Amy Rhodes

“I get to work with really brilliant and kind people on challenging technical problems. I definitely feel fortunate.”

Her favorite thing about this award was being nominated by her peers. “Also, to win with women I admire so much. I am grateful.”

How does Amy inspire others through leadership? “There is no secret, just a lot of hard work and practice — and not taking yourself too seriously.” Her mantras are “knowledge is power” and “something needs to change here, and it’s probably me.”

Amy believes self-awareness is critical in a leader. “Second is courage. Being a GRITTY leader means not shying away from hard topics.”

She believes effective leadership is critical to the planet’s future, “where global issues demand effective energy solutions. We all need role models to look up to, see ourselves clearly and feel empowered to use our gifts to improve the world around us.”

Georgina Scorer assumed her current role as director of Unconventional Reservoir Excellence in 2018. She is also part of the Global Geoscience Talent Management team.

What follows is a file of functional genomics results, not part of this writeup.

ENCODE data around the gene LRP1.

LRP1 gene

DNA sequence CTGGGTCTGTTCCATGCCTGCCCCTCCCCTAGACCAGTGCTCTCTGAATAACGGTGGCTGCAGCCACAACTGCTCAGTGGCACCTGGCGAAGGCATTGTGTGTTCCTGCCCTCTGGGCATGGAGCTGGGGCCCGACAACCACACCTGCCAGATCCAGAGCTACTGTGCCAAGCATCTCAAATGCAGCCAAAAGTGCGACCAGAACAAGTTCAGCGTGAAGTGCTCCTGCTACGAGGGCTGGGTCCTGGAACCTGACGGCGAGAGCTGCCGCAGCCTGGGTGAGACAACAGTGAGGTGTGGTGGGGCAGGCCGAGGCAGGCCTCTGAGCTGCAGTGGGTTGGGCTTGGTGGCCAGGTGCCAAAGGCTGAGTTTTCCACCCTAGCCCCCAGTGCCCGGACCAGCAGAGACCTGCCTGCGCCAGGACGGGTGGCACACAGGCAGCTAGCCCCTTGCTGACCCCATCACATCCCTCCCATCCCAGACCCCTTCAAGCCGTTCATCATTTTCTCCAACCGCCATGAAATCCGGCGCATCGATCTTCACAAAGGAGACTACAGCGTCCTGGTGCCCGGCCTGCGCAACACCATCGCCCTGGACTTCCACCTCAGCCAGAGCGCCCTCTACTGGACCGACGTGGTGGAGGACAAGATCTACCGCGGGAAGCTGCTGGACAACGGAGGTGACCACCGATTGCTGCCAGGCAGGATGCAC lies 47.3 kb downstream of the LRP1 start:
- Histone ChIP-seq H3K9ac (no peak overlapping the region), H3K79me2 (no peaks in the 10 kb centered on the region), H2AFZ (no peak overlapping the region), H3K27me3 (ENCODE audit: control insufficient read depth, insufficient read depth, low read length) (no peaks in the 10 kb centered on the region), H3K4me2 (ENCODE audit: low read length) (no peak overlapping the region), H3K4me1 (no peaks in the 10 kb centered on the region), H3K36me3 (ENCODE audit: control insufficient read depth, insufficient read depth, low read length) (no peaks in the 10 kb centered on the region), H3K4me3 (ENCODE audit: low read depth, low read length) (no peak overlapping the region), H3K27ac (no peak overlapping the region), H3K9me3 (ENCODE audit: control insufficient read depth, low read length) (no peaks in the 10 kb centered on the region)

Georgina Scorer
Georgina Scorer

Being nominated by peers and colleagues means a lot to Georgina. “It shows that they value the efforts and initiatives I lead and support. Being selected as a winner motivates me to continue striving to drive cultural change and support others through mentoring, career development and technical training.”

Georgina’s secret to inspiring others is being open, transparent, honest and approachable. “It’s walking the talk when it comes to working hard but demonstrating good work-life balance and understanding that family comes first. It’s being enthusiastic and open to new ideas, embracing new ways to work and motivating people.”

Georgina believes leaders should be genuine and understand their strengths and weaknesses. “After that it’s about being present, willing to give your team what they need to excel, supporting them and lifting them up when needed.”